Andrew Q. Gordon’s The Eye and The Arm
I love that Andrew is back with the second book in his Champion of the Gods series, The Eye and The Arm. I’m super excited to read this series, especially since there’s going to be more books coming. Andrew was here a while back doing an interview about the series that you can read here. Now you can read all about The Eye and The Arm, plus an excerpt that will make you want to keep reading. At the very bottom enter for a chance to win one of three copies of the Last Grand Master with the new cover art.
After defeating Meglar at Belsport, Farrell returns to Haven to recover from his injuries, but Khron, the god of war, has other ideas. He gives Farrell a new mission: free the survivors of the ancient dwarf realm of Trellham from their three-thousand-year banishment. To fulfill Khron’s near impossible task, Farrell will need the help of his distance ancestor, the legendary wizard Kel. But Kel has been dead for a thousand years.
Farrell finds information hinting that Kel is alive, so he moves his search to Dumbarten, Kel’s birthplace. To reach Dumbarten unannounced, Farrell and Miceral disguise themselves as mercenaries on board a merchant vessel. Their journey is disrupted when pirates attack their ship. While attempting to subdue the attack, Farrell is struck down by one of Meglar’s minions.
Unconscious and trapped in his own mind, Farrell’s only chance for survival rests with Miceral and the peregrine king Rothdin entering his thoughts and helping him sort fact from illusion. To reach Farrell, they will need to rely on an untested spell from one of Kel’s spellbooks. If they succeed, Miceral can guide Farrell home safely. If not, Farrell will destroy not only himself, but Miceral, Rothdin, and everyone around him.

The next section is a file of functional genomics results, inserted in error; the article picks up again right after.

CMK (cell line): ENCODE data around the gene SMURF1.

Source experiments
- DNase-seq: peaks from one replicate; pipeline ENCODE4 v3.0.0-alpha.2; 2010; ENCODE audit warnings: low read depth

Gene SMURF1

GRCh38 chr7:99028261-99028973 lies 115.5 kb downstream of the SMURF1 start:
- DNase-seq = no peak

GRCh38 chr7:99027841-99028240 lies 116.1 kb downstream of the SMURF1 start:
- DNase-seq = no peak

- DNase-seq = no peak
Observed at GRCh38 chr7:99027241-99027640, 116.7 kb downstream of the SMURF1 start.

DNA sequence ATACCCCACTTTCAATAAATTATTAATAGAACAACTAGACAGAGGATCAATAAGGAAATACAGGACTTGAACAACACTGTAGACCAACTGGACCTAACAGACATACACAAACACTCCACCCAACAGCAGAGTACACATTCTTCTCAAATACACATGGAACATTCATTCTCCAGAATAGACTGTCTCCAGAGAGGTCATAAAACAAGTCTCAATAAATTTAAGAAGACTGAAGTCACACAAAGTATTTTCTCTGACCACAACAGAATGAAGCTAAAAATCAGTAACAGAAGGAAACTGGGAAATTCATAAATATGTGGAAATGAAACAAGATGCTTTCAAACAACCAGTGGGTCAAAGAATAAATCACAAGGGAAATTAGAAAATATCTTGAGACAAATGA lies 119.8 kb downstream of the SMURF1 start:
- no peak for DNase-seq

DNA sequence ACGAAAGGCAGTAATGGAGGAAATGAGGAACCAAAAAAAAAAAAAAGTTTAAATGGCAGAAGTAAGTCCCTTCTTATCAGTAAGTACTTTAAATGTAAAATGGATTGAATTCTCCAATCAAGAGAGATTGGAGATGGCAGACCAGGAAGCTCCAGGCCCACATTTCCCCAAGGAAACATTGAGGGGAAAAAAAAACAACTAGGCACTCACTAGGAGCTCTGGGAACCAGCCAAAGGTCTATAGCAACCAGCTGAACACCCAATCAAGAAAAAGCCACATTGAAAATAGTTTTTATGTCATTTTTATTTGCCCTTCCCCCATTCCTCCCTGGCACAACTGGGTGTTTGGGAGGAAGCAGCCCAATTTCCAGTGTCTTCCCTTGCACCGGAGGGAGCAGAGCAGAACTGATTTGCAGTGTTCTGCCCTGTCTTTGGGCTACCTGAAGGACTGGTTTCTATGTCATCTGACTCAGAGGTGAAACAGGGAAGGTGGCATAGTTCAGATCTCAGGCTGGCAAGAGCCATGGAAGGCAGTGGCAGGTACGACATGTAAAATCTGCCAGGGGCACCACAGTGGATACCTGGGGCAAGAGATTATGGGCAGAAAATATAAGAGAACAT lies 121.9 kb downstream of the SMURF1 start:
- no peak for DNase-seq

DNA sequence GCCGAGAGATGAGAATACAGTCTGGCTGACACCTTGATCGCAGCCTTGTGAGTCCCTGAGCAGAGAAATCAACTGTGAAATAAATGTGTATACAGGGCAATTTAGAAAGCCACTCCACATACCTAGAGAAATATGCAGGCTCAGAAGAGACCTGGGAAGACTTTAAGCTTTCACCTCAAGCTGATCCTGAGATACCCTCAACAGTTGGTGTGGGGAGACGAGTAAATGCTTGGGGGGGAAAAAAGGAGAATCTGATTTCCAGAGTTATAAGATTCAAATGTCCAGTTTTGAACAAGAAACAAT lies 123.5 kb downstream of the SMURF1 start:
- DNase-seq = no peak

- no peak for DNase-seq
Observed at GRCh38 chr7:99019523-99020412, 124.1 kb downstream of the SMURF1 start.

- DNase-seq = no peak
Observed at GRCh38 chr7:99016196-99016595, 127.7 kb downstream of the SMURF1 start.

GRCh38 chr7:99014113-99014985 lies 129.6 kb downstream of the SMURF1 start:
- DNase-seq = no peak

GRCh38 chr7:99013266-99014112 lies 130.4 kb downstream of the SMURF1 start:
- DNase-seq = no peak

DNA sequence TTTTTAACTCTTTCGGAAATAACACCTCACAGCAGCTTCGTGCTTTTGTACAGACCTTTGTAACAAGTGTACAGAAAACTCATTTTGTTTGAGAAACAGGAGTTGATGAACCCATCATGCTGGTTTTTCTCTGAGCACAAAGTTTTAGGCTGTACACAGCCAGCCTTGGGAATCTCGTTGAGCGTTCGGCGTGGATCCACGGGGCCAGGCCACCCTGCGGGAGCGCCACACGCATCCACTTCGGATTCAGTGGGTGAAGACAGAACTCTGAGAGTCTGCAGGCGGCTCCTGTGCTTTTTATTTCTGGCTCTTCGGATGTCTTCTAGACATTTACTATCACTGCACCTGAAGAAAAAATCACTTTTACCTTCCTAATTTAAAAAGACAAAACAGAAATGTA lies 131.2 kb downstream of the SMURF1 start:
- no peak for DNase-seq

Miceral grabbed his last javelin and crept toward the starboard rail. The tip of pirate’s prow had just reached their stern. He could see men crouched under the protection of the gunwale. “They’re almost here—be ready.”
Moving faster than the enemy could react, Miceral scaled the short staircase and quickly found a protected spot in the aftcastle. Peering through a narrow opening, he scanned the clusters of men he could see. At the rear of the largest group, Miceral spotted someone who, by clothing at least, appeared to be an officer. With no one else standing out as being the captain, this man became his target.
Springing to his feet, he hurled the spear before anyone could target him. One of the pirates huddled by the rail fired an arrow, which Miceral caught in midflight. Flashing the enemy a wicked grin, he snapped the shaft in half before dropping back behind his cover.
Miceral closed one eye and stared through the space between crates. He watched the men look toward where their officer had been standing, and from the shouts he knew he’d hit his mark. One pirate tried to pull the spear out but failed. When he turned to ask for help, a stream of blood dribbled out of his mouth and over the feathers of the arrow protruding from his neck. Everyone else ducked immediately and remained out of sight.